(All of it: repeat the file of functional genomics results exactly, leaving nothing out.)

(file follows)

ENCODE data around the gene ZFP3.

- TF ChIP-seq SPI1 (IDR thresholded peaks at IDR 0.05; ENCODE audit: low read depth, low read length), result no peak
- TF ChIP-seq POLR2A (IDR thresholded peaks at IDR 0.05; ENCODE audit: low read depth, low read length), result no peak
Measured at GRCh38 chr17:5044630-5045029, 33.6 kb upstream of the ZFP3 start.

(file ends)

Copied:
ENCODE data around the gene ZFP3.

- TF ChIP-seq SPI1 (IDR thresholded peaks at IDR 0.05; ENCODE audit: low read depth, low read length), result no peak
- TF ChIP-seq POLR2A (IDR thresholded peaks at IDR 0.05; ENCODE audit: low read depth, low read length), result no peak
Measured at GRCh38 chr17:5044630-5045029, 33.6 kb upstream of the ZFP3 start.